‘In the end, there were only images’: A Review of Until the End of the World

Until the End of the World. Wim Wenders 1990/91

Ah, here I am again reviewing a hidden cyberpunk-styled gem for you guys. Yes, it has been a little while, but today I kickstart my reviews with a chunky film that hovers around the four-hour mark! Directed by road movie master, Wim Wenders, and co-written by Michael Almereyda, Peter Carey, and Solveig Dommartin, Until the End of the World is a rather unusual neo-noir film. The plot is as follows:

‘While trying to find a cure for his wife’s blindness, Dr Farber has created a device that allows the user to send images directly to the brain, enabling the blind to see. The creation and operation of such a machine is in stark contrast to a deteriorating global situation, where the continued existence of mankind is under threat from a nuclear-powered satellite that is falling toward earth.’

Though the generic plot synopsis does explain the basic plot elements of the film, it does a disservice by not mentioning the other characters such as the primary protagonist, Claire Tourneur (Solveig), the exotic French woman filled with wanderlust; Dr Sam Farber (William Hurt), the inventor’s beleagured son; Claire’s estranged lover and narrator of the film, Eugene Fitzpatrick (Sam Neill); fervent scientist; and a variety of other eccentric characters (portrayed by luminaries such as David Gulpilil, Eddy Mitchel, and Rüdiger Vogler to name a few) that tag along for Claire and Sam’s journey that spans multiple continents.

Split into three parts (each around one and a half hours each), Until the End of the World attempts to tackle a variety of issues in what feels like an elongated timescale. Part One depicts an ennui-ridden Claire chasing the elusive Sam around the world to uncover the secret of his invention while the world is under imminent threat from the nuclear-powered satellite that is about to crash. Though the audience is introduced early to the peculiar tagalongs that pop up through our journey, the primary focus of Part One is world and relationship building. There are many beautiful and somber shots that illustrate a world nearing its end, suffering on the bile of indulgent excess. There are graffiti-laden walls, partiers suffering from the tedium of existence, and clunky broken-down technology amid a slick and neon sprawl coated in chrome and holography. Claire’s chase here is almost symbolic of the cyberpunk text itself; a genre that is by its very nature tired and world-weary, though ever-hungry for the secret, imagined secrets of yore.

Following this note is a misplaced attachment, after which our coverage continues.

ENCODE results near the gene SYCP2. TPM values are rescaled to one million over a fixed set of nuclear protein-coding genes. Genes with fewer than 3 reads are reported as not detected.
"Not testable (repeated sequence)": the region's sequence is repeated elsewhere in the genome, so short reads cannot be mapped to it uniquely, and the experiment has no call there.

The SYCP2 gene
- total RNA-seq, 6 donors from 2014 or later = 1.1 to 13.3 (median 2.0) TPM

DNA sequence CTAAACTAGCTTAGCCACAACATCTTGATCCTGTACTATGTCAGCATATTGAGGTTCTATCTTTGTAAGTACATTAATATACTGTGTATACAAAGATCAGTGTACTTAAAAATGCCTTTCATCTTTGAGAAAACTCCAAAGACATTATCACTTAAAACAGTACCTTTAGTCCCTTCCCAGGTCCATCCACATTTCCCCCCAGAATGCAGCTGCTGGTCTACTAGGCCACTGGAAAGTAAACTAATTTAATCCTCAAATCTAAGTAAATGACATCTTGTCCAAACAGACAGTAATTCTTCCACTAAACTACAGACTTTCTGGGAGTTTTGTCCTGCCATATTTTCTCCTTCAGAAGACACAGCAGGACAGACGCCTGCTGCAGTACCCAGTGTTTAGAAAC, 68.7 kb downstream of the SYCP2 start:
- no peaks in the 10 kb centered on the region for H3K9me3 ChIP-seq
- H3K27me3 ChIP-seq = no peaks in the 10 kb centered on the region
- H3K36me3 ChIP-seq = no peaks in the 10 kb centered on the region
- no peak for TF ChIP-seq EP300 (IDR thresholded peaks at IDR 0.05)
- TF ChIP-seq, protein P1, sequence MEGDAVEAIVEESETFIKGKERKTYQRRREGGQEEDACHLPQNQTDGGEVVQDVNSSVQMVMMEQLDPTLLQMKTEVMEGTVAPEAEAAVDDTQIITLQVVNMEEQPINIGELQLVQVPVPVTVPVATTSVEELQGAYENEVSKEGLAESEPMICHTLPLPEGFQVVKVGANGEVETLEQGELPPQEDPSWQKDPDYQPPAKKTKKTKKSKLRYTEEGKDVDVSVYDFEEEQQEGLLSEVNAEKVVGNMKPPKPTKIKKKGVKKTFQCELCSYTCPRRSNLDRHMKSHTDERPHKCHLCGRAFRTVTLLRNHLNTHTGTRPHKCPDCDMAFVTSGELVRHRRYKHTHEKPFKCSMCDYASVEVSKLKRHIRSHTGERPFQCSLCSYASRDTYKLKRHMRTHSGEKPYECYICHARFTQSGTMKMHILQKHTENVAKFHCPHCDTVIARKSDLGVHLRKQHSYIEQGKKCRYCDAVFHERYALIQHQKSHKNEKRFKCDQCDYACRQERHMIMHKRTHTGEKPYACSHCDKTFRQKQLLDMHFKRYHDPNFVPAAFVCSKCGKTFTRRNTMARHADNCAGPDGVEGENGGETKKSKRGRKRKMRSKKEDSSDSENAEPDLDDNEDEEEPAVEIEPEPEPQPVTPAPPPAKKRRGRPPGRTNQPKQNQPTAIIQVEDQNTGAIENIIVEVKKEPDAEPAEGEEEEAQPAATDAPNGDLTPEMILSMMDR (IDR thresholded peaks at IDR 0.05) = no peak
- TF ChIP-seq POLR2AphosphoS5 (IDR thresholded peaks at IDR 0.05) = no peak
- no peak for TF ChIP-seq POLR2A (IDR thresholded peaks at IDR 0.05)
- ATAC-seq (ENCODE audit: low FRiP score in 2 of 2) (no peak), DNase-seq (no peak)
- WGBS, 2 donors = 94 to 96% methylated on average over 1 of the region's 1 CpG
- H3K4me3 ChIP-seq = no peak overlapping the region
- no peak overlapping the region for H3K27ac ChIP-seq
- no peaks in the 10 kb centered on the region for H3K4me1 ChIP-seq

‘The whole world was alarmed. Only Claire, couldn’t care a less. At the time, she was living her own nightmare.’

Part Two and Three can be essentially summed up together for they, unfortunately, add to the bloat of this film. After finally tagging along with Sam, Claire aids the addled doctor by collecting images for his blind mother to see. This happens alongside the satellite’s crash that renders the technology of the world (or at least the Australian outback) useless. Part Three deals with the ramifications of the technology that Henry Farber has developed, the chunky headset not only able to capture real-world imagery but that of the hallucinogenic dream world that is reminiscent of The Lawnmower Man’s matrix realm.